I avoided Kent Rollins’s 2016 US election video for as long as I could. Known for the Cowboy Cooking Channel, Rollins has built up an audience of over one million YouTube subscribers with his outdoor cooking videos. Watching him demonstrate the recipes he honed feeding elk hunters in New Mexico – southern fried okra and yellow squash, catfish tacos on homemade corn tortillas, peach cobbler with oat crumble, pozole rojo with four types of chilli – was making me salivate, but I wasn’t sure I could stomach his politics.
He’s a conservative man (his most recent cookbook is Faith, Family and the Feast) raised in the red state of Oklahoma, and towards the end of most of his videos he removes his hat and thanks the troops while the camera pans to the American flag. I feared his views on Trump might stop me from watching his channel, robbing me of my latest distraction.
Rollins brings the fields of Oklahoma to my flat, cooking one-pot meals in heavy pans mounted on a trivet over hot coals. In the background, the Red River flows by, with Texas beyond.
He makes it easy to burn through videos by creating a familiar space for viewers. His two dogs, Beag and the Duke, are ever-present “taste testers”, their approval measured in tail wags. He starts every video with a catchy intro – “You’d better come on, because it is gettin’ ready to go” – and ends with a taste test. “That there is some fine dining,” he’ll say after laying down his spoon, breaking into a side-to-side shuffle, a slightly different jig for every dish. It’s a predictable, comforting pattern.
He has a gift for storytelling, and takes breaks to put one boot on a bench, rest an elbow on his knee and tell you of his time serving pork and beans to tired ranchers in north Texas, or teach you the history of corned beef. His phrases deserve a book of their own: a New York burger joint is “busier than a longtail cat in a room full of rocking chairs”; the crust on fried chicken like “a shell on a turtle’s back – that stuff will repel water if you set it out there, I promise”.
Rollins’s repertoire incorporates Tex-Mex, Mexican, Cajun and hearty US classics; meatloaf one day, tamales the next. It’s rich and fatty: he dumps dollops of butter into his cast iron, adding handfuls of cheese whenever feasible. He’s generous with his seasoning, and as comfortable with Dutch oven baking as he is with slow cooking a giant chunk of pork belly, which comes out of his smoker covered in a dark, caramelised brown sugar rub. He’s pleasingly thorough with his instructions – his 15-minute videos run longer than most recipes, giving him time to explain the basics of brining meat, or how to save money at the butcher’s.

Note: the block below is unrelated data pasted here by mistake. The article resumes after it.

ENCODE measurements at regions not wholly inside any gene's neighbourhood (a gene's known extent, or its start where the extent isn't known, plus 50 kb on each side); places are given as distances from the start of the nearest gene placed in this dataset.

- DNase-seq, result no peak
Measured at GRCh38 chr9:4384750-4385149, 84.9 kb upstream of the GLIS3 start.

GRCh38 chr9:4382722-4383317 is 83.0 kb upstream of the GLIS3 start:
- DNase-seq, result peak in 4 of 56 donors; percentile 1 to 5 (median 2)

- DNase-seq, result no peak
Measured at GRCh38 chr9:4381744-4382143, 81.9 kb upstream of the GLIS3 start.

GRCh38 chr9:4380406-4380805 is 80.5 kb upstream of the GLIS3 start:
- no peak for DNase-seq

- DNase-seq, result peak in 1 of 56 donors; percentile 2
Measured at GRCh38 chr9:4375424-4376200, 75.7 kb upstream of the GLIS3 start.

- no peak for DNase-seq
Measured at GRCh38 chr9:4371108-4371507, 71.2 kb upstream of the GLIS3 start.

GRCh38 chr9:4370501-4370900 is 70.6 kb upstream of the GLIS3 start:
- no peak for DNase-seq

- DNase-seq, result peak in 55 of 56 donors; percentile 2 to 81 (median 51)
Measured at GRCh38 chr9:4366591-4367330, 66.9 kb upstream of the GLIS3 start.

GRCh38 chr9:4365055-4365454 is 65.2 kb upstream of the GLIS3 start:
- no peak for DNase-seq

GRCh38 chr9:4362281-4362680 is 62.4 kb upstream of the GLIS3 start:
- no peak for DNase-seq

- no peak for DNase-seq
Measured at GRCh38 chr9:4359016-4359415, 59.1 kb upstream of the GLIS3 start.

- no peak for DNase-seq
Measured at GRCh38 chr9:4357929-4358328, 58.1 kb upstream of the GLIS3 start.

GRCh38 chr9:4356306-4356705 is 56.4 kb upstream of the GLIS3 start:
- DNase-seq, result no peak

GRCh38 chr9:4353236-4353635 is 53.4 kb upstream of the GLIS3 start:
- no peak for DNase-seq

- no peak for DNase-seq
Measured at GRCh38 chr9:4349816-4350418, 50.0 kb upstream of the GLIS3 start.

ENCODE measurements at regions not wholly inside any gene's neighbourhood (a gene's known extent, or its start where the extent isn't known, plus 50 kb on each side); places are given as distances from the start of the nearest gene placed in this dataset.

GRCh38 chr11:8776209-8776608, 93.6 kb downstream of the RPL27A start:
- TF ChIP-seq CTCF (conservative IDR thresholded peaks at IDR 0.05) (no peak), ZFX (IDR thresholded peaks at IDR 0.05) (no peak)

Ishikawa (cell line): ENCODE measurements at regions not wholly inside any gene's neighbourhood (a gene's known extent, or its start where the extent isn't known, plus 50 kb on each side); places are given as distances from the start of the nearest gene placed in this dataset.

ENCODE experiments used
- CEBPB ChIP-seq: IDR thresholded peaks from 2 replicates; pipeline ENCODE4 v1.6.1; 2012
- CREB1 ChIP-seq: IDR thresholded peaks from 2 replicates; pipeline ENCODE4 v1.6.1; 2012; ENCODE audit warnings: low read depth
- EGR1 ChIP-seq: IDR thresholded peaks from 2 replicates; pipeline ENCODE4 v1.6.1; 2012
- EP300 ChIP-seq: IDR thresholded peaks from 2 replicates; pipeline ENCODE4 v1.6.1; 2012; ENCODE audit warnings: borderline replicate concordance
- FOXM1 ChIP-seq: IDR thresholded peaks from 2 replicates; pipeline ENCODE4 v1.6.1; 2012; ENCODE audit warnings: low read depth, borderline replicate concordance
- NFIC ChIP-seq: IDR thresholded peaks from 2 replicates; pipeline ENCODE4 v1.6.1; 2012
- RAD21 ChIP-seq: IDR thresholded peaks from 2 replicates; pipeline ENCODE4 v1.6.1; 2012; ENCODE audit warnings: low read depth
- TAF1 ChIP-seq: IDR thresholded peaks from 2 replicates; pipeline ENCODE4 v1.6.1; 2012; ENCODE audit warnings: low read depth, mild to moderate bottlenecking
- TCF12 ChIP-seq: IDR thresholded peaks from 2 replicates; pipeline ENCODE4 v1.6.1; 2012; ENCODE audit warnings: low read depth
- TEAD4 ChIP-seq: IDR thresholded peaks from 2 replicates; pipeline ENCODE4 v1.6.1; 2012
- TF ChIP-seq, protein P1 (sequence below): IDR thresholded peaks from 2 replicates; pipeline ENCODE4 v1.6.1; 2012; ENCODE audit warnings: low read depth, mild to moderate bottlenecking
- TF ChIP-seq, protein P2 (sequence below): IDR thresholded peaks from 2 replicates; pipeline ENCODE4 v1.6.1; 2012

He cooks outside, but his recipes translate well to a smaller kitchen (Rollins converts hot coals into oven temperatures). I keep a batch of his fiery red sauce – made from onions, tomatoes, jalapeños, serrano peppers, garlic and guajillo chillies – in the fridge. The ancho chillies (dried jalapeños) he dices for many of his dishes are now ever-present in my cupboard (they go great stirred into scrambled eggs), while his three-meat breakfast hash, gleaming with bacon grease and flecked with chorizo, is a Sunday morning staple.
But there are moments that make me nervous. In one video, Rollins rants near-incoherently about vegetarian burgers and soy milk (“milk comes from cows, ma’am!”). He calls a Navajo flatbread dish “Indian tacos”, and while I appreciate many others do too, it made me nervous about what I might find deeper into his backlog.
While watching him demonstrate the huevos rancheros recipe he learned from an “old Spanish man” in Silver City, New Mexico, I decided I couldn’t leave it any longer. I scrolled back through his videos, found Cowboy View: Election 2016, took a deep breath, and clicked.
It wasn’t as bad as I’d feared, nor as good as I’d secretly hoped, having grown fond of Rollins over so many videos. He rode the fence, urging viewers to “stretch hands across America” and stand united. “There’s so many polls out there that I don’t know where to turn. So I’m gon’ turn to the pole that I’ve always counted on, stood pretty true, and that’s the pole out there in our yard,” he said. “And on that pole holds a piece of cloth… and there it stands, as it gently waves in the breeze: our flag.”
Cheesy, yes, but not abhorrent. It was enough for me to put his potential politics out of mind and simply enjoy watching him cook. For now, I’ll put aside the flag-waving and keep digging. “Turn off the News!” reads the title of a video released last week, a compilation of “feel good” highlights. In other words: ignore the outside world, even if just for half an hour, because a cooking, dancing cowboy is much more fun.